Odilson M. Silvestre, M.D.1
Letter to the Editors
Early-onset and late-onset heart failure after liver transplantation
Article first published online: 21 NOV 2013
© 2013 American Association for the Study of Liver Diseases
Volume 20, Issue 1, page 122, January 2014
How to Cite
Silvestre, O. M., Farias, A. Q. and Bacal, F. (2014), Early-onset and late-onset heart failure after liver transplantation. Liver Transpl, 20: 122. doi: 10.1002/lt.23760
- Issue published online: 20 DEC 2013
- Article first published online: 21 NOV 2013
- Accepted manuscript online: 4 OCT 2013 03:06AM EST
- Manuscript Accepted: 20 SEP 2013
- Manuscript Received: 14 SEP 2013
TO THE EDITORS:
We read with interest the article by Qureshi et al., who reported that several clinical, hemodynamic, and laboratory parameters predict systolic or diastolic heart failure (HF) in the period after liver transplantation. The authors also showed that HF is a common medical problem and increases mortality in liver transplant recipients. Although the recognition of HF predictors could be clinically useful, cases of early-onset HF (≤30 days after transplantation) should be analyzed apart from cases of late-onset HF (>30 days after transplantation).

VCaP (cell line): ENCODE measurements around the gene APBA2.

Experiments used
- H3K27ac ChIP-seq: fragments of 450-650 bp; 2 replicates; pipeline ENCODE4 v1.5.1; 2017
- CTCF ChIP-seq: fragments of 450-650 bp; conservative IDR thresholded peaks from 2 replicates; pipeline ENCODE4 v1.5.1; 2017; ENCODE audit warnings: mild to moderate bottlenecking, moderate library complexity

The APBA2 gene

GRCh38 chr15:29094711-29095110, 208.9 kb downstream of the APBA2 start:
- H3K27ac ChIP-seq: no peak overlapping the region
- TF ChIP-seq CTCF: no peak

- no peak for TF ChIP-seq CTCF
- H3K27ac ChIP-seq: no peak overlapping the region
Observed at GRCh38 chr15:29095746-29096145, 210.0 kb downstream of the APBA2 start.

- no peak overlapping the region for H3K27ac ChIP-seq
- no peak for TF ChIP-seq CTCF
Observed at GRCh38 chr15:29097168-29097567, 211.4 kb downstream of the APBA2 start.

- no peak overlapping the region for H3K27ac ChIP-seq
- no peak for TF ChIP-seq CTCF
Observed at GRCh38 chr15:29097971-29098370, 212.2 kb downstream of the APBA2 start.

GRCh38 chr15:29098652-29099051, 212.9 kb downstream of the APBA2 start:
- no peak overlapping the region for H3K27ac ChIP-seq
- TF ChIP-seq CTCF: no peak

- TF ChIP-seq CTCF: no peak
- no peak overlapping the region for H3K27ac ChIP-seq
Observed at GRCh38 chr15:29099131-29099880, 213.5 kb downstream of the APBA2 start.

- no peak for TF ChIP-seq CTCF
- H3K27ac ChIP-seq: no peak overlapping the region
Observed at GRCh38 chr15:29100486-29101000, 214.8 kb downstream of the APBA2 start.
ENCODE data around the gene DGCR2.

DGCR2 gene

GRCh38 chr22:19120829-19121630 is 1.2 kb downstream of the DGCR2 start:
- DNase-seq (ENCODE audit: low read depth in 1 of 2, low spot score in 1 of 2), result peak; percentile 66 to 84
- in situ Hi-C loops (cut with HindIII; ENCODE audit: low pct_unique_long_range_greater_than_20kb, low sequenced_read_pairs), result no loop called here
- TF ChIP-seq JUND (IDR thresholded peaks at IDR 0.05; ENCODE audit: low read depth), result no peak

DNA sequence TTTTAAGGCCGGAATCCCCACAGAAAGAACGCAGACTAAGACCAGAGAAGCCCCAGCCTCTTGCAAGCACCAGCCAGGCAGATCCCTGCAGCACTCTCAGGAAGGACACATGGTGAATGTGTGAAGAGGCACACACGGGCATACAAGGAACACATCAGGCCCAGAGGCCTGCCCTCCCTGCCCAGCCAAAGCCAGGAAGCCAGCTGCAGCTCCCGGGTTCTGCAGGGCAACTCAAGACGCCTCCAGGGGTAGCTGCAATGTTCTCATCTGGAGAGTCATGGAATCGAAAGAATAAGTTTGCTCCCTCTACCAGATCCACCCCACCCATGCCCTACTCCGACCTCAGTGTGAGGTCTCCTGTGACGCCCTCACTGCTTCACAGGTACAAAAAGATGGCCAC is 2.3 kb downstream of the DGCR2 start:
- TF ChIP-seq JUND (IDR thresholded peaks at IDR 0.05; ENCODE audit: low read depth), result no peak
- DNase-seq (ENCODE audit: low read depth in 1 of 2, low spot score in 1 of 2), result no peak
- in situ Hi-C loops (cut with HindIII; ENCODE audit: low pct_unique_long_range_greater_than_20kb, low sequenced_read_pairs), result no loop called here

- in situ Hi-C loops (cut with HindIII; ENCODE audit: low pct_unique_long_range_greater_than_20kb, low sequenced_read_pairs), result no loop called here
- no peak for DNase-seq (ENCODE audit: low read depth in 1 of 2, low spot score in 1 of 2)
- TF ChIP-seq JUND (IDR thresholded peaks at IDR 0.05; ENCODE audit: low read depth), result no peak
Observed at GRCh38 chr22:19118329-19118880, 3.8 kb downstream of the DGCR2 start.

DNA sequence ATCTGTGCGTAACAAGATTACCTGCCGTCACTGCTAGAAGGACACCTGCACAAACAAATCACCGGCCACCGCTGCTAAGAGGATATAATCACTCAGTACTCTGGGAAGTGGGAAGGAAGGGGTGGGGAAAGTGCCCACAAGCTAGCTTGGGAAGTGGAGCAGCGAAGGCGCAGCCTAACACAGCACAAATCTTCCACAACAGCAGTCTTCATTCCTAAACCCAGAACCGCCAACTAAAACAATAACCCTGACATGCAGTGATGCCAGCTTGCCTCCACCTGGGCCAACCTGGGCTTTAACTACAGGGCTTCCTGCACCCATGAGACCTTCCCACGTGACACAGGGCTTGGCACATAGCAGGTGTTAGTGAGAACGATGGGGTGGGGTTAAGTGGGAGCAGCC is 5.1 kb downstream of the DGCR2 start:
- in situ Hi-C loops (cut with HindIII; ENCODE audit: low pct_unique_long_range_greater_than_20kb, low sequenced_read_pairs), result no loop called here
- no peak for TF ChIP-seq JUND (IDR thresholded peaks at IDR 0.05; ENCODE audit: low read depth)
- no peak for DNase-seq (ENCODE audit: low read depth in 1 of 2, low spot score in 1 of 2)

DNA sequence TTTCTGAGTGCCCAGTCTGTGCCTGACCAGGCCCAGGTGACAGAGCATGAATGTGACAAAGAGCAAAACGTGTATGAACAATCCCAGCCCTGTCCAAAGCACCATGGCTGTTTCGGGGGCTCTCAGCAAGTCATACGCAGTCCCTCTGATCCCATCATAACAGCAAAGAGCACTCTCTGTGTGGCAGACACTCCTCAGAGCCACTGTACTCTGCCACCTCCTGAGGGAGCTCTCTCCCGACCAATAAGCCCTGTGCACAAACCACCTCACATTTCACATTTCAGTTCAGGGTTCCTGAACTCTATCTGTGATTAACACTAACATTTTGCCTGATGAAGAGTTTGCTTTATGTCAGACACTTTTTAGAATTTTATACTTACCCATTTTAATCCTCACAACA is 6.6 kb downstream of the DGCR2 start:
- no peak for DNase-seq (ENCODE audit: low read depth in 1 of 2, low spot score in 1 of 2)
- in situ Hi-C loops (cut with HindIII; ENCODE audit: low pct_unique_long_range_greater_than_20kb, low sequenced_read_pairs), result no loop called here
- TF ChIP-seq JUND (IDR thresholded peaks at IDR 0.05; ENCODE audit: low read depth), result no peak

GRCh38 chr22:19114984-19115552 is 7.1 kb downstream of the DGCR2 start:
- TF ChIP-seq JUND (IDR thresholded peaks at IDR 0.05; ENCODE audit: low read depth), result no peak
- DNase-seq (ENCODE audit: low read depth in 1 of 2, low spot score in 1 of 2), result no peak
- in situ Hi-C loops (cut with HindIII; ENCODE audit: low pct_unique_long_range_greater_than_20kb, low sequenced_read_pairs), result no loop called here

Early-onset HF directly reflects surgically related stress to the myocardium or hemodynamic changes, whereas late-onset HF is commonly associated with an increased prevalence of metabolic syndrome and coronary artery disease. In the perioperative period of noncardiac surgery, stress-related cardiomyopathy (Takotsubo cardiomyopathy) is a diagnosis that cannot be missed as a cause of systolic HF. We previously reported the occurrence of HF after liver transplantation in 2 patients who had cardiogenic shock and myocardial dysfunction. In both cases, echocardiography showed the typical aspect of Takotsubo cardiomyopathy without evidence of coronary artery disease. Early-onset HF may also be associated with conditions with decreased myocardial reserve, such as cirrhotic cardiomyopathy, in which a blunted response to stress results in HF when patients are exposed to fluid overload, cardiac-depressant drugs, or anemia.
There is growing evidence that cardiovascular risk factors and metabolic syndrome play important roles in the late follow-up of liver transplantation and account for a high prevalence of cardiovascular disease (especially late-onset HF) secondary to high blood pressure and coronary heart disease.
Because early-onset HF and late-onset HF have different etiologies and pathogenic backgrounds, they should be considered distinct groups. Thus, it is likely that clinical predictors of new-onset HF after liver transplantation are not the same for early and late forms of HF.
Alberto Q. Farias, M.D.2
Fernando Bacal, M.D.1
Departments of 1Cardiology and 2Gastroenterology
University of São Paulo School of Medicine
São Paulo, Brazil